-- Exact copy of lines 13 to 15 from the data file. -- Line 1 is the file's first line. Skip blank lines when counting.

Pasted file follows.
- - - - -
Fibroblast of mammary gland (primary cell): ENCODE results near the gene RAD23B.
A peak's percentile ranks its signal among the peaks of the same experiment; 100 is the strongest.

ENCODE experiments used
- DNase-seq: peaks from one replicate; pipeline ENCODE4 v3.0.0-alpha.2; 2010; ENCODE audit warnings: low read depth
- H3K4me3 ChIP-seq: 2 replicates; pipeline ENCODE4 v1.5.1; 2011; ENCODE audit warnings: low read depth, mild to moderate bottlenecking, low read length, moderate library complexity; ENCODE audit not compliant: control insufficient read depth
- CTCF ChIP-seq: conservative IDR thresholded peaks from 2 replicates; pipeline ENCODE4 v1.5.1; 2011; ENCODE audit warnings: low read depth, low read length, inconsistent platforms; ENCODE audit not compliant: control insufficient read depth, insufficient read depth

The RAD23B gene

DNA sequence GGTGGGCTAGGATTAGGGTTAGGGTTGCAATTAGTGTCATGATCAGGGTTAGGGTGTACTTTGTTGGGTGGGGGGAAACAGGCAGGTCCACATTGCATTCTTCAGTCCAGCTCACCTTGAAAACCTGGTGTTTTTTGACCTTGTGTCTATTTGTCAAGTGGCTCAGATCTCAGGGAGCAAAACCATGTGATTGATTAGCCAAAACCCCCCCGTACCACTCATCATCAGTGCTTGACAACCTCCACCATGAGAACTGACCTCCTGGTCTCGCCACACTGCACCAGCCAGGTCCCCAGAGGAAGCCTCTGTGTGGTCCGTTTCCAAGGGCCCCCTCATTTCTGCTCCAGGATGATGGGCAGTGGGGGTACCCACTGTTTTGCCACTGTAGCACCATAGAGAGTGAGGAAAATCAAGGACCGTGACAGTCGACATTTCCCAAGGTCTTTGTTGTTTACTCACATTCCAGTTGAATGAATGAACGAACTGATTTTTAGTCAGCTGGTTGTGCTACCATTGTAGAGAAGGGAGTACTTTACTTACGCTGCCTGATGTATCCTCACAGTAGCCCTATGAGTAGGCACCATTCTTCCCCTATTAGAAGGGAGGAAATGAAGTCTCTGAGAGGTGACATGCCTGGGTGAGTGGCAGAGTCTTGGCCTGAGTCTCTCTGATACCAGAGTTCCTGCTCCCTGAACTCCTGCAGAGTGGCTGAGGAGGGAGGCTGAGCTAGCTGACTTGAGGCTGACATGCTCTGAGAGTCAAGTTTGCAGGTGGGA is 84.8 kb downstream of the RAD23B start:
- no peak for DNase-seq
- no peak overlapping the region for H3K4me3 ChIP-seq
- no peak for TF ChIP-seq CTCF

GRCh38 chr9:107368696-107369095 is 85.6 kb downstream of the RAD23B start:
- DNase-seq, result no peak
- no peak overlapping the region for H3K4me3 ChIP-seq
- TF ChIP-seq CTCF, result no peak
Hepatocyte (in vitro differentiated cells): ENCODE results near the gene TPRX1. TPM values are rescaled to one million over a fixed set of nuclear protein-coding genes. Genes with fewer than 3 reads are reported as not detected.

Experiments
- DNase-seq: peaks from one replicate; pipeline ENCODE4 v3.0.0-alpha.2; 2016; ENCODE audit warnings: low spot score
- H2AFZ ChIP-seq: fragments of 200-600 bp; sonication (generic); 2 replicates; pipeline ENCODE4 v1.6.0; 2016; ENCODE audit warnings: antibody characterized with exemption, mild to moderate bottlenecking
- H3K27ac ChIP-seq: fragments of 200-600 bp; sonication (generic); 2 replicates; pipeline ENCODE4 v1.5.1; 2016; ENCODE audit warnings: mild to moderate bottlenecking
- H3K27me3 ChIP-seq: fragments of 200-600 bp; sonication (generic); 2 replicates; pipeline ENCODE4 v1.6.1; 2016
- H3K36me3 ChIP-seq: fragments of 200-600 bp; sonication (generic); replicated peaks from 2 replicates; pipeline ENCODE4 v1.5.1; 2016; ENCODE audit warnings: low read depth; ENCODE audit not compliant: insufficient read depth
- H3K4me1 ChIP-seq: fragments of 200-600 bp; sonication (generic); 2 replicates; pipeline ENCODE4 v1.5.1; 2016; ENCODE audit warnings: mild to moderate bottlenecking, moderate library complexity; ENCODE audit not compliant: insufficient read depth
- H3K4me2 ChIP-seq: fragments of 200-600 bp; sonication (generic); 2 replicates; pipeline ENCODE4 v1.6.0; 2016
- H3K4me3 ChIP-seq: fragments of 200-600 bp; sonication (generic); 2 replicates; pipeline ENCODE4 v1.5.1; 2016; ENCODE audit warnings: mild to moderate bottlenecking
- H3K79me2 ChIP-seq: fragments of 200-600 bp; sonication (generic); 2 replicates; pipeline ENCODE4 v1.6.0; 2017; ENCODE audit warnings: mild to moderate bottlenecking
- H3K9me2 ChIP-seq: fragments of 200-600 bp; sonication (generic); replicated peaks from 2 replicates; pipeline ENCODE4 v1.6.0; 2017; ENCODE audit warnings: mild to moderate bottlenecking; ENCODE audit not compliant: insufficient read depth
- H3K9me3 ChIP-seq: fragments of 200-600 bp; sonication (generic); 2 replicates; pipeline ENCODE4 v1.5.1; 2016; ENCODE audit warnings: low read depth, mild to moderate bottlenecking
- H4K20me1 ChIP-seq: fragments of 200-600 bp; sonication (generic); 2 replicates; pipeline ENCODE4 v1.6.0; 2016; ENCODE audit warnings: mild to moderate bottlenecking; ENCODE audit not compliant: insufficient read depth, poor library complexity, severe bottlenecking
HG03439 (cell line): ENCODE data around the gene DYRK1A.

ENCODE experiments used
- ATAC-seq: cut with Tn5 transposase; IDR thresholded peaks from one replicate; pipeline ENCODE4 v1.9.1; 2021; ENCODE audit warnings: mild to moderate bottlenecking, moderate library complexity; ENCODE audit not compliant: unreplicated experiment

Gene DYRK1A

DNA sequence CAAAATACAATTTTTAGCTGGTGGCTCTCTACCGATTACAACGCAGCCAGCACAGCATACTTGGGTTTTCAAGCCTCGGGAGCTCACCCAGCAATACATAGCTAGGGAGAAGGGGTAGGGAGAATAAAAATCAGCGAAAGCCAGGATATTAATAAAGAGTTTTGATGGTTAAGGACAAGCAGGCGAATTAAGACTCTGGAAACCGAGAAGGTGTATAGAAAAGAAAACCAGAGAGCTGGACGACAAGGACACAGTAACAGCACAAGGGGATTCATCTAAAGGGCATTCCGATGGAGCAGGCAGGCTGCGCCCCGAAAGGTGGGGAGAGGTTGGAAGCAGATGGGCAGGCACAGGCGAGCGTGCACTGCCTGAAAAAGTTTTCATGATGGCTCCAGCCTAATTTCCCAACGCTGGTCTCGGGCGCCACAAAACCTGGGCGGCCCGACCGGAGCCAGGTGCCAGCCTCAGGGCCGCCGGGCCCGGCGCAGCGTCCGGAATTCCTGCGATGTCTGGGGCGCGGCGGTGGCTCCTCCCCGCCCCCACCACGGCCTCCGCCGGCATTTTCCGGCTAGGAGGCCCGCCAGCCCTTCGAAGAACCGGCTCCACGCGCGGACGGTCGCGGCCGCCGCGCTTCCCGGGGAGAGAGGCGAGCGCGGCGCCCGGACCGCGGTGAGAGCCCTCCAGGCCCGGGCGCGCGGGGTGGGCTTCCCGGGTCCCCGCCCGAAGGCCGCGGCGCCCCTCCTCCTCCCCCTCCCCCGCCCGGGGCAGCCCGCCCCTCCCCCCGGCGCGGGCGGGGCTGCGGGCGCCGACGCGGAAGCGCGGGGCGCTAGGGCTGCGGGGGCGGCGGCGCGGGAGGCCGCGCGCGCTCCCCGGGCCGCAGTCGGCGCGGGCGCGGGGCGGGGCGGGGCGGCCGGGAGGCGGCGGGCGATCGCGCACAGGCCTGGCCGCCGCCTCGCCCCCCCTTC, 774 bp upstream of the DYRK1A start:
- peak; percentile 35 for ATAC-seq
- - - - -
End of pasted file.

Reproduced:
- DNase-seq, result no peak
- no peak overlapping the region for H3K4me3 ChIP-seq
- TF ChIP-seq CTCF, result no peak